I have had a fair number of life experiences that cause me to shudder should the pragmatism of those like Richard Dawkins win out in the consideration of which lives are worthy of being lived, and those that are not. I do not have enough space in this format to discuss them all, so I will address a few of my scattered thoughts in bulleted form:

  • By a genetic flip of the coin, my brother and I bore out the chances of contracting Muscular Dystrophy statistically… he got it. I did not. He died at age 20 from complications related to deterioration of this musculature, I have had some physical complications resulting from the same genome sequence, but am alive at 42 and glad for it. According to Richard Dawkins, it could be considered immoral to have allowed either my brother, whose suffering was much more obvious and acute, and myself to have been born. I am unable to address the cold-heartedness that makes that statement plausible in Dawkins mind without getting overly emotional, so I will let you draw your own conclusions as to the merits of his logic being applied to my family.
  • More on the immediate subject at hand, in my ministry I have specifically prayed for two couples who have been told by doctors that their child was likely to have Down’s Syndrome due to tests that they had run showing elevated protein levels. Neither of the couples I have prayed with specifically for this issue had Down’s Syndrome babies. A “high level of risk” means that there is somewhere between a 50% chance and a 0.7% (1 in 150) chance of the child having Down’s Syndrome. So, it may be that God answered our prayers and miraculously healed the baby from Down’s Syndrome… but, I doubt it. More than likely, the child was one of the 149 other perfectly healthy babies who had mothers that were advised to consider abortion due to the miniscule 0.7% chance their child might have Downs. While Dawkins suggests that it is immoral to risk having a baby with Downs Syndrome, I wonder what he thinks of those children that would be aborted given his logic that would not have had Downs Syndrome?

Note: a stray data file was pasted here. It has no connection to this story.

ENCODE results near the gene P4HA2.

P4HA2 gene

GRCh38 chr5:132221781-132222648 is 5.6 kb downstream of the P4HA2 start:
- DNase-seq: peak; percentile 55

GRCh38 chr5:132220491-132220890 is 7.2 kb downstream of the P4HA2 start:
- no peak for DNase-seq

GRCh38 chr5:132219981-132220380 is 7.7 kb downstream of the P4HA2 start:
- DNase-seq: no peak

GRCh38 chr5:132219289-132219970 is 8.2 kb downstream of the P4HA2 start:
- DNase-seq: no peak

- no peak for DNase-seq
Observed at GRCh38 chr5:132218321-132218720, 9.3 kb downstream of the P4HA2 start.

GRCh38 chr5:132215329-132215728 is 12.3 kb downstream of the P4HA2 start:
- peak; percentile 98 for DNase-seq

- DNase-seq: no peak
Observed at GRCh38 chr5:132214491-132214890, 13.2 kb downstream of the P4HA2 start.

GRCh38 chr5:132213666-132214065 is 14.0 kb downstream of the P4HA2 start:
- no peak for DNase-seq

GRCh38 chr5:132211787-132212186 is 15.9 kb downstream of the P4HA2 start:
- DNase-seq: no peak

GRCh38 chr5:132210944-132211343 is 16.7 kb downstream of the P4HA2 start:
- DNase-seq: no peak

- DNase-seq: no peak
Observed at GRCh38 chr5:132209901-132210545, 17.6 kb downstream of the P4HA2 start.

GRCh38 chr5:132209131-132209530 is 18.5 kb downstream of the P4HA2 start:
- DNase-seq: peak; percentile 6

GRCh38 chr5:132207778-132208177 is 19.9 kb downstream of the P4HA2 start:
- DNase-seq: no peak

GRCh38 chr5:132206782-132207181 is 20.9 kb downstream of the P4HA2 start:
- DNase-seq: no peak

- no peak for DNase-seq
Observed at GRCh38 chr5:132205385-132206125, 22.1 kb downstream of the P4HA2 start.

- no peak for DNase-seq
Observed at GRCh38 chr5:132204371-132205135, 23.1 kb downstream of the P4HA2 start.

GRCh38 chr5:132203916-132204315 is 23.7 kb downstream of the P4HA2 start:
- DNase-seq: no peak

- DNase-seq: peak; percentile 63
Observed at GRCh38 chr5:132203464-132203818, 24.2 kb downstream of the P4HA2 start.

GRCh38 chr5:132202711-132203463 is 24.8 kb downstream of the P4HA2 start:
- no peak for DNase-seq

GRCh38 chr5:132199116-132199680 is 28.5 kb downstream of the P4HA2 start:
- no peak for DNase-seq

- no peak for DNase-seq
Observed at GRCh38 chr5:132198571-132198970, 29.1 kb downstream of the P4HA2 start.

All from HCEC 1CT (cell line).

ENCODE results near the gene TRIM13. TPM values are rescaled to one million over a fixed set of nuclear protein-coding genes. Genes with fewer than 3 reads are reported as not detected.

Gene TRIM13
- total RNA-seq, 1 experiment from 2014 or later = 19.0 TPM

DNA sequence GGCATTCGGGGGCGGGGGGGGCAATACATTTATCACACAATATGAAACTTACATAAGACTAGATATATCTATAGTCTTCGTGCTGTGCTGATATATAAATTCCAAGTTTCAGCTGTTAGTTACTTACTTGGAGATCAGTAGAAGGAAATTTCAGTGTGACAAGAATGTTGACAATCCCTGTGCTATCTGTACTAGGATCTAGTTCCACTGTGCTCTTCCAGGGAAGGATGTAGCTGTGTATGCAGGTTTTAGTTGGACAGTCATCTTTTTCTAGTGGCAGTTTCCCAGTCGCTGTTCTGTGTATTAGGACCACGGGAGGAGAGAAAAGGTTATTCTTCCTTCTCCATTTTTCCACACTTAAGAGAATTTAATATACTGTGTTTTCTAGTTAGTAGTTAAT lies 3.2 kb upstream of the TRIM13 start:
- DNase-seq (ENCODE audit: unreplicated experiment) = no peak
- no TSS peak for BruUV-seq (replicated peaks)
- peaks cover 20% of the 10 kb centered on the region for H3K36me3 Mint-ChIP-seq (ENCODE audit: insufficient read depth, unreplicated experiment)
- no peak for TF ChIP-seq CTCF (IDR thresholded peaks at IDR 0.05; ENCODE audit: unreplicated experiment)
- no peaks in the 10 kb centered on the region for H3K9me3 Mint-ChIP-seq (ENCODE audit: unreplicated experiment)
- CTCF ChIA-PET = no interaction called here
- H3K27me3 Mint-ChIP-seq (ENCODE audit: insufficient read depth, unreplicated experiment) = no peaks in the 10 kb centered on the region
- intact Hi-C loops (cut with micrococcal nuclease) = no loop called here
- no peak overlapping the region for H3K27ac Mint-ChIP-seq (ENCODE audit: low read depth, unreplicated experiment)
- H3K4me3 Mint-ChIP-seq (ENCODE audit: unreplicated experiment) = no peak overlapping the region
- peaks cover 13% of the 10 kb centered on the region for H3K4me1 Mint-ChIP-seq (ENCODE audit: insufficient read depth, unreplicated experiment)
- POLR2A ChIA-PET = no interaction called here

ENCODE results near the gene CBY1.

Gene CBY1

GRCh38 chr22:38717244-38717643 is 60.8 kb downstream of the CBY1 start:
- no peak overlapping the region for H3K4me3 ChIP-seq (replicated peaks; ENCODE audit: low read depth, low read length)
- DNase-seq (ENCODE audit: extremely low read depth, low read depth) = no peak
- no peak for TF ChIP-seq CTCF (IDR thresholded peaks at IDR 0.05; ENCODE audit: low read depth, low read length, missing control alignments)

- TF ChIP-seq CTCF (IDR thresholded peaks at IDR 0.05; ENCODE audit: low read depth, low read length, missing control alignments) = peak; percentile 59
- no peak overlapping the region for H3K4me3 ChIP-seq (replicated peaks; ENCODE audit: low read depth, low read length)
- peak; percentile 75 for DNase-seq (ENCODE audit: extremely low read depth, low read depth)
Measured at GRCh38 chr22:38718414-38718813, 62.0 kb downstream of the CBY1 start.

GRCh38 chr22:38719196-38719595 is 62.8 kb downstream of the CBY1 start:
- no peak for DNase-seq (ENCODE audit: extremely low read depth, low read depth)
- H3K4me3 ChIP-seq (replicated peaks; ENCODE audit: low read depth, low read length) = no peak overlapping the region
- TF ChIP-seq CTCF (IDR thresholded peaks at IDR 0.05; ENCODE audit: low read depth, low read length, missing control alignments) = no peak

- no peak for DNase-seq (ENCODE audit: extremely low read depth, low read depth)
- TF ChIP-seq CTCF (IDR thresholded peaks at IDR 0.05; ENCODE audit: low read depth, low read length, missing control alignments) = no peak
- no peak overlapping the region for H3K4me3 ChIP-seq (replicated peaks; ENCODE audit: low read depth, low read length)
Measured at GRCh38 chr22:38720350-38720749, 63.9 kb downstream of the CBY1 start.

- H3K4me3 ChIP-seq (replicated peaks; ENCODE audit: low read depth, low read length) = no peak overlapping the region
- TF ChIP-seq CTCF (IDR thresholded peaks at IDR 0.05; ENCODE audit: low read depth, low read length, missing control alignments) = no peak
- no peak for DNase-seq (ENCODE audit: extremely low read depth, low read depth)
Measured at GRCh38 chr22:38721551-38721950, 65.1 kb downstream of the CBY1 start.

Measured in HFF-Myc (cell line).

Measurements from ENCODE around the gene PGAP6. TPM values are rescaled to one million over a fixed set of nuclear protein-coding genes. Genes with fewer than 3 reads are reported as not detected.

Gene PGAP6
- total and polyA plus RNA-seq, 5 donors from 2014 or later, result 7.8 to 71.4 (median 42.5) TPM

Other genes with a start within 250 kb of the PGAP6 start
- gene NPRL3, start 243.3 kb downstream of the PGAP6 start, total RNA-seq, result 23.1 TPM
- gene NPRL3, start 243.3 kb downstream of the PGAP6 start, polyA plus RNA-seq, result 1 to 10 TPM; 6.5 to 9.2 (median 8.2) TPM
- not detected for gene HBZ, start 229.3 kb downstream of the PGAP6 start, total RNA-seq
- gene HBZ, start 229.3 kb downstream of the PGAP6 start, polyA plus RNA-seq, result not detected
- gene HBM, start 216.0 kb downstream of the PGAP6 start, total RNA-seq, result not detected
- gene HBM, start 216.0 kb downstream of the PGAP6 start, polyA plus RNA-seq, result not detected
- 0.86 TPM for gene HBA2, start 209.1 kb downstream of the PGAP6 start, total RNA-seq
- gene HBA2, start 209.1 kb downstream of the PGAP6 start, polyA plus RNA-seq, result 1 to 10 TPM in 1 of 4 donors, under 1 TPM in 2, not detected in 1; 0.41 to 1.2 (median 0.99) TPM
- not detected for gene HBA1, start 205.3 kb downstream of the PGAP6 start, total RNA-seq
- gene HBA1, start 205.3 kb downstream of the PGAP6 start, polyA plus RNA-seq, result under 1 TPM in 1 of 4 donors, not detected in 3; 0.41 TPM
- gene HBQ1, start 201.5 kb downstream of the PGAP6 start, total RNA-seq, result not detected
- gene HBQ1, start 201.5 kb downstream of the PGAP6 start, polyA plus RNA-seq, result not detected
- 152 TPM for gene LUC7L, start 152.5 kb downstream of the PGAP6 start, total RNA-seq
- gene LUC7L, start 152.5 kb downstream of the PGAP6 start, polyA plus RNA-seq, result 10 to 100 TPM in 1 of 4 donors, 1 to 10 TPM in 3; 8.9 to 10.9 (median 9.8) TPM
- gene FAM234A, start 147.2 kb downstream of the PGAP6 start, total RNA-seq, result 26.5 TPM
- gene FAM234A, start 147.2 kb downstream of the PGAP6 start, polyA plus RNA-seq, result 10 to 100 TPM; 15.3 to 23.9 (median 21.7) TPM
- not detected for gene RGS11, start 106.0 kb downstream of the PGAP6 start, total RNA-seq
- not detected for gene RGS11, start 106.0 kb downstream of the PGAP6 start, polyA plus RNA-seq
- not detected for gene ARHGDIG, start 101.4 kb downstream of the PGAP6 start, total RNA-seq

• Lastly… this is where I get to my link to ACEs (adverse childhood experiences). I work in a setting where children regularly express suicidal ideations, question their reason for existence, and sometimes ask to be killed by those that are restraining them from doing harm to themselves and others. This is where their suffering has taken them. They echo the words of Job:

“Let the day perish on which I was to be born, And the night which said, ‘A boy is conceived.’ …Why did I not die at birth, Come forth from the womb and expire?” (Job 3:3,11)

Life is hard. It is harder when you have something to overcome, like a chromosomal abnormality or early childhood trauma. But, life is also good… even for those we think have it harder than us… especially for those who specifically tell us of their suffering. Consider the monsters we would be if we did not treat the suffering of mental illness as well as physical conditions. Should present or potential suffering really be the barometer by which we decide who lives and who dies?

Richard Dawkins may have thought he defended the reasonableness of his position and pointed out the foolishness of those criticizing his pro-choice view, but in my mind he only further revealed his way of thinking as contemptible. I hope that his “logic” is never applied to social ills that his critics, like me, are actually trying to do something about.